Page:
Moscow was quick to leap to Syria’s defence. On April 28, Fyodor Lukyanov, editor of the Russian journal Global Affairs, wrote: ‘Moscow does not believe that Assad may use chemical weapons: he is not a madman to ask for such trouble.’
In fact, Israel’s objectives may have been even wider than triggering an American attack on Syria. For the moment, it is greatly satisfied that most of its Arab neighbours are in deep trouble.
Syria is in the grip of a civil war, which has already claimed more than 70,000 lives.
Iraq seems to be on the verge of major Sunni-Shi‘a clashes, while still struggling to recover from America’s long occupation.
Iran is under painful sanctions because the US suspects it – on little evidence — of developing nuclear weapons.
Egypt is on its knees, wholly preoccupied with its own economic problems, and in no mood to endanger its peace treaty with Israel.
Saudi Arabia, Qatar and other Gulf States seem more worried by Iran than by Israel.
Israelis are also delighted that, thanks to President Obama’s mediation, the U.S.-Israel-Turk
All this is very good news for Israel. Nevertheless, its dominance is not total.
It still faces something of a challenge from the Iran-Syria-Hizba
Aware that their attempts have – for the moment — failed to push the U.S. into an armed confrontation with Syria, Israeli spokesmen are already back-tracking. In New York, Yuval Steinitz, minister of strategic and intelligence affairs, was reported as saying on April 29: ‘We never asked, nor did we encourage, the United States to take military action against Syria.’ Iran, he declared, not Syria was the ‘problem No 1 of our generation.’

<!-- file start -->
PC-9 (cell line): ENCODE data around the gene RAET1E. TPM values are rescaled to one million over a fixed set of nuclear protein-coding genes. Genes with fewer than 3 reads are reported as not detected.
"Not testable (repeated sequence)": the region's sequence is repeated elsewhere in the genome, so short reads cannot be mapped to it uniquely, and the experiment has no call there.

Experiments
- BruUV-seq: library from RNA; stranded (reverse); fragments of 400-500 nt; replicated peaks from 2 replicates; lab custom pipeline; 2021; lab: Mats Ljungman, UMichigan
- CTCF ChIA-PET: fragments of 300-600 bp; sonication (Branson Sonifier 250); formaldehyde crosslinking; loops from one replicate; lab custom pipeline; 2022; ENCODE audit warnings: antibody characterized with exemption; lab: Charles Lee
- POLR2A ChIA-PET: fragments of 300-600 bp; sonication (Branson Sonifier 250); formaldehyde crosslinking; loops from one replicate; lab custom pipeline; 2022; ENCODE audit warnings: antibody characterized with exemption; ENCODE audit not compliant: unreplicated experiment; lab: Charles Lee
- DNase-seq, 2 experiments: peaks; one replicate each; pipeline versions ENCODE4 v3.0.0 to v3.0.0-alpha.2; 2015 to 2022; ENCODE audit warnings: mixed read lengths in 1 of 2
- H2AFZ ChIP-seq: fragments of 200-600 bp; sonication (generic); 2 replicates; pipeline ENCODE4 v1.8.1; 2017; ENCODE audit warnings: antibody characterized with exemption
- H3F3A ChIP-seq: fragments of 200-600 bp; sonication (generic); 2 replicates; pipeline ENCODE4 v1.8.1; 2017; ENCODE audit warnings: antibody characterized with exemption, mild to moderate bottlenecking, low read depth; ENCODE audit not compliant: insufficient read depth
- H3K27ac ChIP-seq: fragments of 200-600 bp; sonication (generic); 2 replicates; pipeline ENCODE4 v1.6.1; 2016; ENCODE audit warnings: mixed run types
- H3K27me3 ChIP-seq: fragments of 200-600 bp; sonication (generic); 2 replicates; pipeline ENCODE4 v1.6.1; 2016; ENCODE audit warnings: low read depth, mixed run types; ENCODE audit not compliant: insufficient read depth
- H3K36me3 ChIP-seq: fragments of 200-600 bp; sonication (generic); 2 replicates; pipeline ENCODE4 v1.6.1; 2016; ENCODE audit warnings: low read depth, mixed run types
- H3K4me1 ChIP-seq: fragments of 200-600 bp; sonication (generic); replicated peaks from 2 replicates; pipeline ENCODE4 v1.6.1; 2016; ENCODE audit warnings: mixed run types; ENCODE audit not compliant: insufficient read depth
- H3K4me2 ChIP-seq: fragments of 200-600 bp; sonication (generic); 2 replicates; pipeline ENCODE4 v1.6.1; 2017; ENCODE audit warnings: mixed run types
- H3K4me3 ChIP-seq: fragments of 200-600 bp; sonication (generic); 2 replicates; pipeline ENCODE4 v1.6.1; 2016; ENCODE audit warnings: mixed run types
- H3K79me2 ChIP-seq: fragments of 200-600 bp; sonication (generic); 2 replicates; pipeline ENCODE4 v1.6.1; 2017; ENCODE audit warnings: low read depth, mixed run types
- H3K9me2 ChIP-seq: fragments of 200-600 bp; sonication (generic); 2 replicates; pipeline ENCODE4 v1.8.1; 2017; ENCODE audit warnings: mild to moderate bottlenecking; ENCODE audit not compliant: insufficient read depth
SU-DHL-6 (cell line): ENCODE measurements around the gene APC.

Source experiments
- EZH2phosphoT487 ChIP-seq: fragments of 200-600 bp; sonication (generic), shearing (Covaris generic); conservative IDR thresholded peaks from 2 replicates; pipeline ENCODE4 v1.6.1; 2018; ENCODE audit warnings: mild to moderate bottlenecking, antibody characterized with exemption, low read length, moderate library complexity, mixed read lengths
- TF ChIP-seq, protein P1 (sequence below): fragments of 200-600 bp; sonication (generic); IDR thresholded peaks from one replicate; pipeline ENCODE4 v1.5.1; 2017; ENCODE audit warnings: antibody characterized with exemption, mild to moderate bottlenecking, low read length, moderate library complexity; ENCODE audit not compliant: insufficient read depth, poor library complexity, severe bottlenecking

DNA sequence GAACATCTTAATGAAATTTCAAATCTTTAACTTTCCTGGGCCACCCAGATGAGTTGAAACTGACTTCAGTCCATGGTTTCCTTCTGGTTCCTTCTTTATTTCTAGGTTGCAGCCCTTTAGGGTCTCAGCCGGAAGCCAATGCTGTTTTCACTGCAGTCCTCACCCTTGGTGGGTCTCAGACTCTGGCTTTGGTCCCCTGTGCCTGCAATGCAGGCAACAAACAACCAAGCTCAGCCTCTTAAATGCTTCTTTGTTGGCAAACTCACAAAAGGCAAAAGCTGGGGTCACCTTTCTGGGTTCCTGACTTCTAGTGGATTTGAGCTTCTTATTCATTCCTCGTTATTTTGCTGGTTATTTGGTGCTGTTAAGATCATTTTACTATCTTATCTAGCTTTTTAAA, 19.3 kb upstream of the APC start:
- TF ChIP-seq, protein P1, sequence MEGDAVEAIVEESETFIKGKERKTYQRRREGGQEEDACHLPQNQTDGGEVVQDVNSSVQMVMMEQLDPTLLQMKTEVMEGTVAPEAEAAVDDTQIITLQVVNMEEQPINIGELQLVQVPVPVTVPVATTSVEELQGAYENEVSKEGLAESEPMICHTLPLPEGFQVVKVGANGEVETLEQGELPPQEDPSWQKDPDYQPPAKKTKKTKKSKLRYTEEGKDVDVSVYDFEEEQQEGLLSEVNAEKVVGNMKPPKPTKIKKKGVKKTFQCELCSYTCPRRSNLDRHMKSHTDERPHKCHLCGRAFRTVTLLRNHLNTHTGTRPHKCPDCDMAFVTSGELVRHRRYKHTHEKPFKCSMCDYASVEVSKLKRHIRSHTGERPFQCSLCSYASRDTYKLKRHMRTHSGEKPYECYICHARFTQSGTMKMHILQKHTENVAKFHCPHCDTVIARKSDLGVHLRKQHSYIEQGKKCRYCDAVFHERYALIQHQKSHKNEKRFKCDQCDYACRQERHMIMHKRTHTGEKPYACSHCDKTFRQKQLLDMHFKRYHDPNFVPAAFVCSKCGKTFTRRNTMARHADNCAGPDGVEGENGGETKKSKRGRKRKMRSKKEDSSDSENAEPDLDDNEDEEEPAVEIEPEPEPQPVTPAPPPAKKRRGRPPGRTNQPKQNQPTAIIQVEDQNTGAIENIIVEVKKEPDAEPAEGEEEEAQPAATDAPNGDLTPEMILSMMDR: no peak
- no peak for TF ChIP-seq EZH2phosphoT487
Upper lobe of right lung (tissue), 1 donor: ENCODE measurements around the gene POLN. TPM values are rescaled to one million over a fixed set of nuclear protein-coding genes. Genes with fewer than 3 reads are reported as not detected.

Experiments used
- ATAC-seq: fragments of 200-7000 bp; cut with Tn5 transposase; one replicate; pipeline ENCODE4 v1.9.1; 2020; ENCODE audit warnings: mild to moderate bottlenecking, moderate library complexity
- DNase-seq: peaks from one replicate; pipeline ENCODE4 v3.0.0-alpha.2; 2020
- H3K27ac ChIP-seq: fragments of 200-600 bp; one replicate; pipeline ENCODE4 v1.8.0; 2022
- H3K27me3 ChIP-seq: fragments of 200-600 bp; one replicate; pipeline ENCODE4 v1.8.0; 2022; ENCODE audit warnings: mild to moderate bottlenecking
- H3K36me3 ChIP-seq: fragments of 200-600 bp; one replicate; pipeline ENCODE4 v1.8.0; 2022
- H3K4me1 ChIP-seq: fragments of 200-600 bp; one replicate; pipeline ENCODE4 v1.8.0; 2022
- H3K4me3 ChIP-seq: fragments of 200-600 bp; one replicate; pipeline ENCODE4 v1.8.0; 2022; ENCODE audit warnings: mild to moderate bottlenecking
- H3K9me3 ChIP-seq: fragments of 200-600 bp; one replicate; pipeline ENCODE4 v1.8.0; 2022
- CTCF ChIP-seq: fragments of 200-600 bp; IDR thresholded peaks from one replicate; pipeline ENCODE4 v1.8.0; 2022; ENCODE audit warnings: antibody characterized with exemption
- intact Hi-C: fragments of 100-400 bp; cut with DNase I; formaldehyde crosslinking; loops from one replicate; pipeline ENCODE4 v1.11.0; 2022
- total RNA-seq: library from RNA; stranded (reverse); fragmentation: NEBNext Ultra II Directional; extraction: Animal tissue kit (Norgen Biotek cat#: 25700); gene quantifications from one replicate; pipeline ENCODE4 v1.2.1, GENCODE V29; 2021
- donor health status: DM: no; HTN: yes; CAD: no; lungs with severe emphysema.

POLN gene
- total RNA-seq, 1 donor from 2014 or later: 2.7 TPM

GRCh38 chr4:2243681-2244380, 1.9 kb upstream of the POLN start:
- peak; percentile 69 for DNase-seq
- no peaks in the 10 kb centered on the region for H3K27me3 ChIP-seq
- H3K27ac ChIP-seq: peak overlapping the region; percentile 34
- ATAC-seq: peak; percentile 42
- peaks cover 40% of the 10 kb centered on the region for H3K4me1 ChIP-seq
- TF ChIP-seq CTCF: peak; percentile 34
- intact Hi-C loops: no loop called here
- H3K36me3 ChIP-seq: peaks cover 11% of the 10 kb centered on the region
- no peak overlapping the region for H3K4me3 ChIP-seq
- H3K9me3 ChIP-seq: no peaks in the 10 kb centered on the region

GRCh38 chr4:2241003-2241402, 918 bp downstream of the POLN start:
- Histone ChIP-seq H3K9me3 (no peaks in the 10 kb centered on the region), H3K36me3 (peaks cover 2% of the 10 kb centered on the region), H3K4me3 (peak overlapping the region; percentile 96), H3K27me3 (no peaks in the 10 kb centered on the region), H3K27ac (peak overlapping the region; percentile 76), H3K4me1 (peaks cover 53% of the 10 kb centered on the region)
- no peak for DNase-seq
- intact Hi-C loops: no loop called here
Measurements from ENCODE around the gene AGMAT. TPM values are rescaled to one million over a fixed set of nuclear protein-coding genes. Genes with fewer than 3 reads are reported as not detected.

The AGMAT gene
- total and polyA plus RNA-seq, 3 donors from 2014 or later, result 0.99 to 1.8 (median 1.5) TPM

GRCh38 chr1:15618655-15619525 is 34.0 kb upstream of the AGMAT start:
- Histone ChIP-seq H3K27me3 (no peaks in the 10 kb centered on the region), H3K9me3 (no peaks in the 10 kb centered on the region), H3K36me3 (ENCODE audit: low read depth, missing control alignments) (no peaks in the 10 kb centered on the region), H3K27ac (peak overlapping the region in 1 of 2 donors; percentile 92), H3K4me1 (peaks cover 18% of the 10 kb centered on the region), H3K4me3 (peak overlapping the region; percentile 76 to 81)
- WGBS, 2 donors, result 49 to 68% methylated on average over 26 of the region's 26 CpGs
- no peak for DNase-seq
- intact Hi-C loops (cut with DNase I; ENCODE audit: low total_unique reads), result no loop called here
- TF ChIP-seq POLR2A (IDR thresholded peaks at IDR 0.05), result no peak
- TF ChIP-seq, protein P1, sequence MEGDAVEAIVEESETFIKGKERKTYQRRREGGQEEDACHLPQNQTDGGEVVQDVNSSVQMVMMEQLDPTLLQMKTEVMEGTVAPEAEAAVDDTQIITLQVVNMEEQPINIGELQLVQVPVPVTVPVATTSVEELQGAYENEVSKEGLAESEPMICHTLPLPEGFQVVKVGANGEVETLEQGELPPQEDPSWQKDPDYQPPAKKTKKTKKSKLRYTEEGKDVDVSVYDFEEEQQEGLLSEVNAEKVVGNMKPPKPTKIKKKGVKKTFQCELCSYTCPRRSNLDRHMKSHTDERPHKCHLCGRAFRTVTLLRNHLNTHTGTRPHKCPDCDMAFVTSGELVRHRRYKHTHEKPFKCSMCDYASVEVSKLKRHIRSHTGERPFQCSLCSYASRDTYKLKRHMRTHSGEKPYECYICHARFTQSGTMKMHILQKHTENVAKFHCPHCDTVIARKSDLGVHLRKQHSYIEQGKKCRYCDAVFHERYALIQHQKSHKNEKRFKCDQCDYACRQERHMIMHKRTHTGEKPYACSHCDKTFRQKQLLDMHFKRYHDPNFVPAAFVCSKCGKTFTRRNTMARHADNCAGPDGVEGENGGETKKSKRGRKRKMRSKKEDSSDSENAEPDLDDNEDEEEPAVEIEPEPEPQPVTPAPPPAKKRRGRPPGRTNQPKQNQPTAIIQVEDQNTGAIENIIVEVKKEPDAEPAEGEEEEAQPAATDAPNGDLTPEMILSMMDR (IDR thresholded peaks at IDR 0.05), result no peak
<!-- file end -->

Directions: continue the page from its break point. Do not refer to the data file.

These exchanges demonstrate Israel’s efforts to incite the United States against Israel’s enemies – and also the speed with which it withdraws when its covert efforts fail to produce the hoped for results. Israel is well aware that the U.S. is at present extremely reluctant to attack either Iran or Syria. Israel may, therefore, have to content itself with continued U.S. pressure on these two countries – short of actual war. The truth is that Israel may well think that its most threatening enemy today is neither Iran nor Syria, but rather Hizballah in Lebanon. It was Hizballah that fought Israel to something like a draw in 2006 and which, to this day, represents its most dangerous neighbour.
It is interesting to note that Israel’s only armed intervention so far in the Syrian civil war occurred on Saturday, April 27, when it attacked a convoy making its way to Hizballah in Lebanon from Syria’s chemical weapons facility, the Scientific Studies and Research Center at Barzeh near Damascus. Israel’s evident fear is that any acquisition by Hizballah of Syrian chemical weapons would give the Lebanese Shi‘a movement considerable immunity from attack.
By insisting that the Syrian government had used chemical weapons, General Brun’s aim seems to have been to persuade the U.S. to destroy both the Syrian regime and its Hizballah ally. Israel wants no limits on the extraordinary freedom it has long enjoyed to attack its neighbours at will and never be hit back. From Israel’s point of view, if America could be persuaded to do the job for it, so much the better. If not this time, another occasion will surely arise.
Patrick Seale, a leading British writer and journalist on the Middle East, the Observer’s former correspondent.